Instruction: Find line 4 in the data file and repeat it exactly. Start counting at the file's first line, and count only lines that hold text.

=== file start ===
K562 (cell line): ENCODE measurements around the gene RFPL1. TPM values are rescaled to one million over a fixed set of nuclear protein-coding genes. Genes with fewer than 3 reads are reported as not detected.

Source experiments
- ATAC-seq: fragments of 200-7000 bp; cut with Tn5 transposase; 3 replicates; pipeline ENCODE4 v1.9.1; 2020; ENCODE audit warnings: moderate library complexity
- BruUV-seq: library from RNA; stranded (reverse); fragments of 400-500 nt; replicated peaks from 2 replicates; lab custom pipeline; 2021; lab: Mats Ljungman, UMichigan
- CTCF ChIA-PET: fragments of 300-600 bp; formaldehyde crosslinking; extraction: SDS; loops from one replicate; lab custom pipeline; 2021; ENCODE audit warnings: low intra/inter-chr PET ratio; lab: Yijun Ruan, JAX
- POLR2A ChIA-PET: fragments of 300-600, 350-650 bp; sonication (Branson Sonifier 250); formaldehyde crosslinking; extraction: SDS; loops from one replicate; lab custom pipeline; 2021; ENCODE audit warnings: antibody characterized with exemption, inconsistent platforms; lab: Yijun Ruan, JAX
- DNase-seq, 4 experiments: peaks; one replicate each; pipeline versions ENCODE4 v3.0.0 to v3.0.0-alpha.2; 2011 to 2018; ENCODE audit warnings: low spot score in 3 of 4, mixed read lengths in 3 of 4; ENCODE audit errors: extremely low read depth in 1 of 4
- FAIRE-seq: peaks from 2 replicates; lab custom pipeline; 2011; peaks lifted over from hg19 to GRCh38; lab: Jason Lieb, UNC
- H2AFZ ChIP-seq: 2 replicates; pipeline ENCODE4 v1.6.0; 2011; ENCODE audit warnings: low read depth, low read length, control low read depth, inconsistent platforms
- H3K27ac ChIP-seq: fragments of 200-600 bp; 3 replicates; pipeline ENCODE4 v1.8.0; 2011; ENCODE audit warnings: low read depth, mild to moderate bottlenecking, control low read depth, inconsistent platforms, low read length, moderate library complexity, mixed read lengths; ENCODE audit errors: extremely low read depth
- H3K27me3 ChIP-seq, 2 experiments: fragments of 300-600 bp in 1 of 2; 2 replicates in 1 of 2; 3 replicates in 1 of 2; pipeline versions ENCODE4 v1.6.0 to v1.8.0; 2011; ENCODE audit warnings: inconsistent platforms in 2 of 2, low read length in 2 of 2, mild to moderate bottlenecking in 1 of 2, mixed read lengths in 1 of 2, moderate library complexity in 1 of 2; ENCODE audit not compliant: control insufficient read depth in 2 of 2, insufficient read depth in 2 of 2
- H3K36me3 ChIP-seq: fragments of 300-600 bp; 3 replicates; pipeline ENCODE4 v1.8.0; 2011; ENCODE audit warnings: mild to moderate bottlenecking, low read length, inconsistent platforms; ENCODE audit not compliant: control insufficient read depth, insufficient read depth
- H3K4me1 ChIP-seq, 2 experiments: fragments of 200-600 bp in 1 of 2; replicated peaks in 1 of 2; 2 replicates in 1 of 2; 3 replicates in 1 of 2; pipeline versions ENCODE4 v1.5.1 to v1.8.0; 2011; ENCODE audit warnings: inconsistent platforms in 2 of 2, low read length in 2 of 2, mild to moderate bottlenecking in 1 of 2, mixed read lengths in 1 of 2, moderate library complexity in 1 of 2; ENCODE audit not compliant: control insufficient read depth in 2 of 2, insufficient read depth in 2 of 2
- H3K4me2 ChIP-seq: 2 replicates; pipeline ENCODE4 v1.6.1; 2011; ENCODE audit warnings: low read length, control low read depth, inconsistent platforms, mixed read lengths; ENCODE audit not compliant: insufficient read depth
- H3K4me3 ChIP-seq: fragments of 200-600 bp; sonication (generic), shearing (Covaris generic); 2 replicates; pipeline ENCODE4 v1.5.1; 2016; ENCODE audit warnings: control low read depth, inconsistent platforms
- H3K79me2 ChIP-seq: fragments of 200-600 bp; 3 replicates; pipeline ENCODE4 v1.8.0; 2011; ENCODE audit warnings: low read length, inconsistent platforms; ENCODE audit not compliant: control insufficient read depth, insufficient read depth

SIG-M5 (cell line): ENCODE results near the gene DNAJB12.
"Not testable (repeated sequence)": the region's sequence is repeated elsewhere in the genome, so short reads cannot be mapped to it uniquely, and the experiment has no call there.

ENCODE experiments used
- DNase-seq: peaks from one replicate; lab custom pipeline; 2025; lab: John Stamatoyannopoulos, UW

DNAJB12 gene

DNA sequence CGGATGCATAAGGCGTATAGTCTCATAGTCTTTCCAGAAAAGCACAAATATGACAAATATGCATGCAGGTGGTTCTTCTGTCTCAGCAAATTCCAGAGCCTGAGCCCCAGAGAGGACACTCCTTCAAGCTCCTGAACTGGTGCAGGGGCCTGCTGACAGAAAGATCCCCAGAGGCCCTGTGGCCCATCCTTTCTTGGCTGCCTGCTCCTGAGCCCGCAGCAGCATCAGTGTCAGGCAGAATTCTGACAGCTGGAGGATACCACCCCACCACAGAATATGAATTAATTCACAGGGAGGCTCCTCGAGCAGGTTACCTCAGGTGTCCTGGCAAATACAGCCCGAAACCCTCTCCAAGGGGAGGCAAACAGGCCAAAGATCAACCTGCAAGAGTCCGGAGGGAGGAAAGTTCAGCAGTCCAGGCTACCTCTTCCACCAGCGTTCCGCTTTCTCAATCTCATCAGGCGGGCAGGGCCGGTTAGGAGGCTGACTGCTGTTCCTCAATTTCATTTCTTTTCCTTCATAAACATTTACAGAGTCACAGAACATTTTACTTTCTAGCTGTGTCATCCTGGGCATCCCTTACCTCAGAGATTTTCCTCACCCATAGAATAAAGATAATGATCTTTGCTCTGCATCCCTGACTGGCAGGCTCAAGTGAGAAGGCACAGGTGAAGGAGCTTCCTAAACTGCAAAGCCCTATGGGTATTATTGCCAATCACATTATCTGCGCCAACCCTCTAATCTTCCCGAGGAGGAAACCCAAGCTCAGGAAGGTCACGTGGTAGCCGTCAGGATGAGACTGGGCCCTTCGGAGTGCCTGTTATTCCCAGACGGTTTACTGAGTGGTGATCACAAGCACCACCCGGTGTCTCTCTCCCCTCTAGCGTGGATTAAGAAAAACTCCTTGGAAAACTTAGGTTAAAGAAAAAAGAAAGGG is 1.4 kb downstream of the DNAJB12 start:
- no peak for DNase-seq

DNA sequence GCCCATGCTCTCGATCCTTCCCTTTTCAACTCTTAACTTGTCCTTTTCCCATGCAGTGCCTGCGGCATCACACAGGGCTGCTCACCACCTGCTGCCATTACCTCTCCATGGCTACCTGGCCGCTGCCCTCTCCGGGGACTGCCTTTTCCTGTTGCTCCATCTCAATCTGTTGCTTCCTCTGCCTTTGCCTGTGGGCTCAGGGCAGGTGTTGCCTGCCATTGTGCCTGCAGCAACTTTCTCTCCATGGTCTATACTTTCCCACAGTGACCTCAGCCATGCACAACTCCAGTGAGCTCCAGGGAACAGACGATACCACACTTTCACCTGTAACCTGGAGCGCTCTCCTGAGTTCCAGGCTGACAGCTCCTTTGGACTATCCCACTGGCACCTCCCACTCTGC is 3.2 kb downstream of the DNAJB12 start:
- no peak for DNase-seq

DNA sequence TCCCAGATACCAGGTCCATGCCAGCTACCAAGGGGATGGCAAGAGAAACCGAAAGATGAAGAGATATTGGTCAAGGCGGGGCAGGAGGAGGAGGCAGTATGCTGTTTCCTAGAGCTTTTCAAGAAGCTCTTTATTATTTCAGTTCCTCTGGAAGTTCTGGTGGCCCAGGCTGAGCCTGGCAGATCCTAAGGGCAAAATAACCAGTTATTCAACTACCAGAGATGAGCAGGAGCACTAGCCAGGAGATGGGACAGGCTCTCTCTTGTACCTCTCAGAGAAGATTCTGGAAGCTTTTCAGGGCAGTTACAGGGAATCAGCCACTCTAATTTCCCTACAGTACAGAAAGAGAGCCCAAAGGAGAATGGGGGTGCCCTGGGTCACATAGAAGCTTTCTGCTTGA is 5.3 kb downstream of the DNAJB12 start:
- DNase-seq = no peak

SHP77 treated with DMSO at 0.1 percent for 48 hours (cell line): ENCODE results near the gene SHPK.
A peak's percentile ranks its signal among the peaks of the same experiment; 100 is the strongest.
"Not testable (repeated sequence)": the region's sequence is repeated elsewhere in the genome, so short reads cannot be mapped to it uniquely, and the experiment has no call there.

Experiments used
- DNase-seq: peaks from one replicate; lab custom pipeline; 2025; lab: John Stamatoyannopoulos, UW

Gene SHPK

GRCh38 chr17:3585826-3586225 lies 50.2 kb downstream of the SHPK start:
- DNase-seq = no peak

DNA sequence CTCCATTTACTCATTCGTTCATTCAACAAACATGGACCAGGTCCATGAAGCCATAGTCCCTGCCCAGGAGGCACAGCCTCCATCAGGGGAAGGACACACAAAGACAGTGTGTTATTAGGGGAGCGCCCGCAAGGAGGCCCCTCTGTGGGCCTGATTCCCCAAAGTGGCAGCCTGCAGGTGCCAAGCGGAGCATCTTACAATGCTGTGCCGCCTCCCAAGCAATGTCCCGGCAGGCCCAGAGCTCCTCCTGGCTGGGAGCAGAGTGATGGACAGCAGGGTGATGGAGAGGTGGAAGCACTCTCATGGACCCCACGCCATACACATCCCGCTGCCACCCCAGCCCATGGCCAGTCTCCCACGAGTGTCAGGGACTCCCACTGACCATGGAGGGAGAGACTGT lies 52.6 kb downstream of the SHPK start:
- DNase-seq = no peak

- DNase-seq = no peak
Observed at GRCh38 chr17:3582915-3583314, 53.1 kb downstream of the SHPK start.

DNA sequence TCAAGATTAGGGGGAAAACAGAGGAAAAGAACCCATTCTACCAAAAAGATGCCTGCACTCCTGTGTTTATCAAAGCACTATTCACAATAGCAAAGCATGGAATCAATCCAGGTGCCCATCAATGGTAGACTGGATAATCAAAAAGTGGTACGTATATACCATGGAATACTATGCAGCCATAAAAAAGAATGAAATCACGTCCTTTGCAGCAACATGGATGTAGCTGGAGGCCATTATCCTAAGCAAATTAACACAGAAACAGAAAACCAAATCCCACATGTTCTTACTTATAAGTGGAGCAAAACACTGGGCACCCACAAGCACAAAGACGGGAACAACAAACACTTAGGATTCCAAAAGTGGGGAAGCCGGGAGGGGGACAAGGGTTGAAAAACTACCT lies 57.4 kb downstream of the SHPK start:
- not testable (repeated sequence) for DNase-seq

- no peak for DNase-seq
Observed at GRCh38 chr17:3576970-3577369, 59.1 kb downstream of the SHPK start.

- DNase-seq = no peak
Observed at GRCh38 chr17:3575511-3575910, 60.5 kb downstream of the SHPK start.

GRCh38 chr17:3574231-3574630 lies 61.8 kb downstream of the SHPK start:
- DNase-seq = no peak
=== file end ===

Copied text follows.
- BruUV-seq: library from RNA; stranded (reverse); fragments of 400-500 nt; replicated peaks from 2 replicates; lab custom pipeline; 2021; lab: Mats Ljungman, UMichigan